25.3410, Calls: Sociolinguistics, Discourse Analysis/UK
The LINGUIST List
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Fri Aug 29 16:59:51 UTC 2014
LINGUIST List: Vol-25-3410. Fri Aug 29 2014. ISSN: 1069 - 4875.
Subject: 25.3410, Calls: Sociolinguistics, Discourse Analysis/UK
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Malgorzata E. Cavar, Indiana U <gosia at linguistlist.org>
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Anthony Aristar <aristar at linguistlist.org>
Helen Aristar-Dry <hdry at linguistlist.org>
Mateja Schuck, U of Wisconsin Madison
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Editor for this issue: Anna White <awhite at linguistlist.org>
Date: Fri, 29 Aug 2014 12:59:35
From: Maria Dasli [ceres at ed.ac.uk]
Subject: CERES International Conference: The Stubborn Persistence of Racism
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Full Title: CERES International Conference: The Stubborn Persistence of Racism
Short Title: CERES
Date: 24-Jun-2015 - 26-Jun-2015
Location: Edinburgh, Scotland, UK, United Kingdom
Contact Person: Maria Dasli
Meeting Email: ceres at ed.ac.uk
Web Site: http://www.ceres.education.ed.ac.uk
Linguistic Field(s): Discourse Analysis; Sociolinguistics
Call Deadline: 03-Nov-2014
The 2015 CERES International Conference, ‘The stubborn persistence of racism: confronting racial inequality through education and action,’ will take place in Edinburgh on 24-26 June 2015.
This international conference aims to confront racial inequality through education and action. It starts from the premise that racism is on the increase in almost all liberal democracies and that minorities have less access to housing, employment, education and positions of power.
For information on the conference, including dates, venue, confirmed keynote speakers and themes, see the conference website:
Call for Papers:
We invite papers that can be grouped under the following streams:
Stream 1: Race in Higher Education
Universities have the potential to be important spaces for critical debates about a range of topics that affect us locally and globally. However, the ability for universities to be at the forefront of pioneering discussions is undermined by the persistent underrepresentation of minority groups, women, people with disabilities and LGBT groups in leadership and professorial positions. The lack of diversity in university leadership is mirrored by the absence of diversity in student populations in particular disciplines and, most strikingly, at elite universities. This stream welcomes contributions about the place of race and other categories of difference within academia. We particularly welcome contributions that link the theme of race with the current internationsation agenda.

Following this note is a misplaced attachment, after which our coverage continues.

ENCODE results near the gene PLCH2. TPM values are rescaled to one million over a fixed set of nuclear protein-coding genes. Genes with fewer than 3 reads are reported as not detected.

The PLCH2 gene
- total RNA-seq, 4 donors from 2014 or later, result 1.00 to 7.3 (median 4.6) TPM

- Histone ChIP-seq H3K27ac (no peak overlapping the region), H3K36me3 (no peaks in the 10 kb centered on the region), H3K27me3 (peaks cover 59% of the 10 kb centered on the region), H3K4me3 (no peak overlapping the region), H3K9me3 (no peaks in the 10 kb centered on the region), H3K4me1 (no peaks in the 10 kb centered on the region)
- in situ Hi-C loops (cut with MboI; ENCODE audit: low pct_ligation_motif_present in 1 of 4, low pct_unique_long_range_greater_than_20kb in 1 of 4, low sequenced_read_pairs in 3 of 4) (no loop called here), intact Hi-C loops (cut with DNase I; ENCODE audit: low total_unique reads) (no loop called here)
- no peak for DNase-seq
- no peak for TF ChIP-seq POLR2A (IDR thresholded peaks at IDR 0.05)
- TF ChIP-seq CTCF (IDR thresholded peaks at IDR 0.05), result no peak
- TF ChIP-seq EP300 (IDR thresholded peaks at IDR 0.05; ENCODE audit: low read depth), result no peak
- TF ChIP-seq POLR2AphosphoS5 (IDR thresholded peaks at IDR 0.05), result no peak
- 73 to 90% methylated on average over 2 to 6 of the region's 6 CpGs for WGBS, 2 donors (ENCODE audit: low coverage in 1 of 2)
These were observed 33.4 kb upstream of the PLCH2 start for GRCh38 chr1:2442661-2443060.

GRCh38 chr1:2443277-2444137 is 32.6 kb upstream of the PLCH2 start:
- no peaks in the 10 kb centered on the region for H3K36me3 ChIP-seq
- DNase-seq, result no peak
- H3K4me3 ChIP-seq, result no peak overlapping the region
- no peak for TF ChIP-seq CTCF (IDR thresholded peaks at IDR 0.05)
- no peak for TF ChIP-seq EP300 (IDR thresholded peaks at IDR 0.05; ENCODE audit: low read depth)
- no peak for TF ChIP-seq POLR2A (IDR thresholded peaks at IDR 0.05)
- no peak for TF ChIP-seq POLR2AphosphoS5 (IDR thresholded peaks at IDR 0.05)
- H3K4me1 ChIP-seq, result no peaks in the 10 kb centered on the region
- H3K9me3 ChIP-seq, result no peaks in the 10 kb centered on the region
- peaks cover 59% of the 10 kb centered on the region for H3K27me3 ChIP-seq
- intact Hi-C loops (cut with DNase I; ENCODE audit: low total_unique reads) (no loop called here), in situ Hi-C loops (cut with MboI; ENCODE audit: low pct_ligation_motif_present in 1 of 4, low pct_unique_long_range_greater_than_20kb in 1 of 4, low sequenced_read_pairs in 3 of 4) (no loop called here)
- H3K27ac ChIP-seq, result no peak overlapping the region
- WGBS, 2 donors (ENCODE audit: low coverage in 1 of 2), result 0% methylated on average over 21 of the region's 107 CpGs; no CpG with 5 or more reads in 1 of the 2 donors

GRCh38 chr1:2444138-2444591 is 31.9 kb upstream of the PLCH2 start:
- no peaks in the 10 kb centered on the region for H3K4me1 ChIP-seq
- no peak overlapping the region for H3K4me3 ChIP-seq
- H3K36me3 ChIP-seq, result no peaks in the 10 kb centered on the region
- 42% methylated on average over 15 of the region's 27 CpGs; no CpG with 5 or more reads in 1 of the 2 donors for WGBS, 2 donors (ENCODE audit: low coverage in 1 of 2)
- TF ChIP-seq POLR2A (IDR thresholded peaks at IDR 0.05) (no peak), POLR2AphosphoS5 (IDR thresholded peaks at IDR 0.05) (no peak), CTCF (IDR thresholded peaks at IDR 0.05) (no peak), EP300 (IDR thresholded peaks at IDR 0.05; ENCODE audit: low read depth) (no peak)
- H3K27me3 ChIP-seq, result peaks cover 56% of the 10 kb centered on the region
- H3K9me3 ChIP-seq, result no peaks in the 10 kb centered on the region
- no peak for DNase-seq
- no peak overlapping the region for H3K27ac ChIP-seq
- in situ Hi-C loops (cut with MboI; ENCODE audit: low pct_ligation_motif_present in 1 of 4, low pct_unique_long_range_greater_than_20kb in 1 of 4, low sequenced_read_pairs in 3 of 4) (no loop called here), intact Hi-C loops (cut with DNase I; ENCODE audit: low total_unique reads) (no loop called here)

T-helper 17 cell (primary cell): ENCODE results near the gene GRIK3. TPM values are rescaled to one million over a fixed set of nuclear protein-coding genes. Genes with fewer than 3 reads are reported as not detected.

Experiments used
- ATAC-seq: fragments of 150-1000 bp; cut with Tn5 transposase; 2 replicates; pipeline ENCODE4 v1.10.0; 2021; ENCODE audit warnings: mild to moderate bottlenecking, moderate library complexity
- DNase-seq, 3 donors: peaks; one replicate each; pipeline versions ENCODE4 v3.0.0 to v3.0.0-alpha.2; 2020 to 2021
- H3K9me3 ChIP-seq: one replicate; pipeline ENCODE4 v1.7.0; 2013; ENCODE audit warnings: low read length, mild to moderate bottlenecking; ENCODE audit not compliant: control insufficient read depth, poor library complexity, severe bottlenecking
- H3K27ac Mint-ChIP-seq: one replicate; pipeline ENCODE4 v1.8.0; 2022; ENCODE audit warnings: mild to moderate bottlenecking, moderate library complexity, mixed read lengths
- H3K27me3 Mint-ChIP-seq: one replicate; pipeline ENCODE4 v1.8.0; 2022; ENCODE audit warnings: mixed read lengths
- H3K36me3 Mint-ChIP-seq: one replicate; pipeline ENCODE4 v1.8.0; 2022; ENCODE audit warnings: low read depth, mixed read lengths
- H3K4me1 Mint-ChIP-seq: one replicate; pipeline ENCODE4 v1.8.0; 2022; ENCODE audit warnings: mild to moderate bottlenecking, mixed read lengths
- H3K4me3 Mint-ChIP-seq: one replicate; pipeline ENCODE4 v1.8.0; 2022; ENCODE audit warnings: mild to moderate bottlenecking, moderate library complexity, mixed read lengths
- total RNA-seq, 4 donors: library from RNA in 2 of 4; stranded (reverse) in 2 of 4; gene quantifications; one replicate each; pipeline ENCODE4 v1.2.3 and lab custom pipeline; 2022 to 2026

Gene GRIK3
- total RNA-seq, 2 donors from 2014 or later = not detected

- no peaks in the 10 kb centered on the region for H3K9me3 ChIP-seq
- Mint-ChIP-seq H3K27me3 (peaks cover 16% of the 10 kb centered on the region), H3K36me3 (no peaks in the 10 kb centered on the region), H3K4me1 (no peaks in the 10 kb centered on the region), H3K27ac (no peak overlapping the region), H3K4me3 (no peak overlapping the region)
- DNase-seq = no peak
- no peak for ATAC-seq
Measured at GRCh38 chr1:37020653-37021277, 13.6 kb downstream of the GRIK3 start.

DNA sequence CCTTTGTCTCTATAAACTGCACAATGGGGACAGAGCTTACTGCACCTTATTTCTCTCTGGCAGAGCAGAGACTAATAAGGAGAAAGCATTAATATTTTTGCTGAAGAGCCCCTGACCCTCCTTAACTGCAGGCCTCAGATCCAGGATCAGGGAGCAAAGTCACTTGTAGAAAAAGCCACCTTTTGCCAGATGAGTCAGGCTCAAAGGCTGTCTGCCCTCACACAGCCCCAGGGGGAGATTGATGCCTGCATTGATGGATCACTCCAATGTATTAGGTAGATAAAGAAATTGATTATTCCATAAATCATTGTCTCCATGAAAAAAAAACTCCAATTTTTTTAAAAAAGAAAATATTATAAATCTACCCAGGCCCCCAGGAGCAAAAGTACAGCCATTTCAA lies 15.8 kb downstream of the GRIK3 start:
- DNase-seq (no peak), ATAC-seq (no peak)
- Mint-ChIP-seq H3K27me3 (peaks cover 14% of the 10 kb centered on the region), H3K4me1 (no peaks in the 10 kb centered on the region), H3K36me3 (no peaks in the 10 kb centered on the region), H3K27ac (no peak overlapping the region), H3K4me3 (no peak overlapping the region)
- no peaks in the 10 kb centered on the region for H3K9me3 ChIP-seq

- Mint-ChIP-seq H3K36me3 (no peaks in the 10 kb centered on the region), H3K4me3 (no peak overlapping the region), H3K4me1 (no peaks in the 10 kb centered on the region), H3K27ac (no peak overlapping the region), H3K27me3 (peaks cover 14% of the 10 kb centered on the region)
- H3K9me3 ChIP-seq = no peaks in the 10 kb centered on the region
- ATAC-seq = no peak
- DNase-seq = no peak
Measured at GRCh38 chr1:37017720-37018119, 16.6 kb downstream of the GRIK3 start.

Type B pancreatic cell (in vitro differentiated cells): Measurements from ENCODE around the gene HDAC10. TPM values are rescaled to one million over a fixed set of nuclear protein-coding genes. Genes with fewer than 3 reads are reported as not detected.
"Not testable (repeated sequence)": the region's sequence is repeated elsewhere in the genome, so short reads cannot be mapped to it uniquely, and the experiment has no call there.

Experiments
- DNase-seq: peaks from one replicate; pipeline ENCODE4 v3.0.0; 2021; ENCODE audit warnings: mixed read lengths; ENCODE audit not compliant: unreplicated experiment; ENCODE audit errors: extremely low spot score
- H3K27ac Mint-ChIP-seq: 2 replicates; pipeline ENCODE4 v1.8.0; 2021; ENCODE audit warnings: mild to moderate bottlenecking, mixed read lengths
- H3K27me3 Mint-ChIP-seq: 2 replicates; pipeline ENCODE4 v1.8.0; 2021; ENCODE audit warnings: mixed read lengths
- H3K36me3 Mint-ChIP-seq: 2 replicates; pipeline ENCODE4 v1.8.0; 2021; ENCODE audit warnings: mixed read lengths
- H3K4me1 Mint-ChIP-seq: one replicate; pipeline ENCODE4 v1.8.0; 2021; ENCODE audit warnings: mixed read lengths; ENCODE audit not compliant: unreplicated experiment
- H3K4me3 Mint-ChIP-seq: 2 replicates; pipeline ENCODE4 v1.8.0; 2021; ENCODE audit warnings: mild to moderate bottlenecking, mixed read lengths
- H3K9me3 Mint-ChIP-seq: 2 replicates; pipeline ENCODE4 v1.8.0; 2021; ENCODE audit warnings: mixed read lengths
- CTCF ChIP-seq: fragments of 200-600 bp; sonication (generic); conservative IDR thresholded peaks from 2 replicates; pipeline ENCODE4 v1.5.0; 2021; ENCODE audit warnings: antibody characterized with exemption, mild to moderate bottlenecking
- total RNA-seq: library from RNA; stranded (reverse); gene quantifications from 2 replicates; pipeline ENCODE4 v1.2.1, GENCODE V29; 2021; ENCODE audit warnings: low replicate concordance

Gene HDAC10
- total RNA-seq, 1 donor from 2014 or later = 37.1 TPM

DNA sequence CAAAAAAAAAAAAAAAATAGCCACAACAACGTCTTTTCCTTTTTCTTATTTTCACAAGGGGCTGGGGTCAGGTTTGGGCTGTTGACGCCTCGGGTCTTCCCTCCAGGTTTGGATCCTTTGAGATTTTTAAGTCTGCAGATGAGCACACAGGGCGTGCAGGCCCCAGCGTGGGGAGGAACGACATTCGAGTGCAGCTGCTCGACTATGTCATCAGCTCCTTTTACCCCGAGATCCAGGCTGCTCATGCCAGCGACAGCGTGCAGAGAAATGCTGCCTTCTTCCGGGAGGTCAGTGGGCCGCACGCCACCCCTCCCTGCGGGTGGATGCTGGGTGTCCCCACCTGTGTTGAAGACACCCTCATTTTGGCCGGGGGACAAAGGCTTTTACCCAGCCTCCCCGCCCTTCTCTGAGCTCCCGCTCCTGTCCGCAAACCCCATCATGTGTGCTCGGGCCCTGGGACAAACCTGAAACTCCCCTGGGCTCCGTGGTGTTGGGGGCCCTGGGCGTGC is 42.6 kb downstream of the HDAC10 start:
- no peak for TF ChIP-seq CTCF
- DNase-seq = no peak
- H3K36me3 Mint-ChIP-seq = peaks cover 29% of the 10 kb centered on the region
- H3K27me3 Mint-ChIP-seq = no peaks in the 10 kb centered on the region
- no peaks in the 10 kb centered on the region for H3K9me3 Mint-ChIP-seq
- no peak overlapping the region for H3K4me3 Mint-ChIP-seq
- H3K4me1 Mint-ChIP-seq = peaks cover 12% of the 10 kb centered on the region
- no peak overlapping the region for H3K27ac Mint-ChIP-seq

Stream 2: Teachers, Schools, and the Future of Anti-Racist Education
Schools can be important sites for children and young people to critically encounter social justice ideas and practices. However, with policy trends emphasizing the marketisation of education and competition between schools through exam results, social justice in general and anti-racist education in particular are being increasingly marginalised. This stream welcomes papers examining ways in which teachers, school leaders and pupils are pushing the boundaries to preserve and extend anti-racist education in schools and classrooms.
Stream 3: Organising and Mobilising for Social Justice
In the current context of austerity and welfare retrenchment, we are witnessing a backlash against multiculturalism and an increase in popular support for populist, far right and illiberal political parties, groups and causes. This stream welcomes traditional academic papers, activist narratives and project reports documenting and critically analysing grassroots, national and/or international actions for anti-racism and social justice. We particularly encourage contributions focusing on the dilemmas of solidarity work and coalition building in these uncertain times.
Stream 4: Contemporary Racist Discourse
The social taboos against the free expression of racist sentiments have led to the development of discursive strategies or 'ways of talking' that enable majorities to present negative views about minority out-groups, whilst avoiding the damaging charge of being prejudiced. This stream welcomes papers that report samples of majority talk found in parliamentary debates, election campaigns and the media, as well as in everyday conversation and interpersonal communication in order to explore how racism is expressed through a more subtle and covert rhetoric.
Abstracts of no more than 300 words should be emailed to ceres at ed.ac.uk by Monday, 3 November 2014. When sending the abstract please state the title of proposed paper, author(s') name(s), affiliation, full contact details and specify for which stream you would like your abstract considered. You will be informed by Monday, 1 December 2014 whether your paper has been selected for the conference.
LINGUIST List: Vol-25-3410
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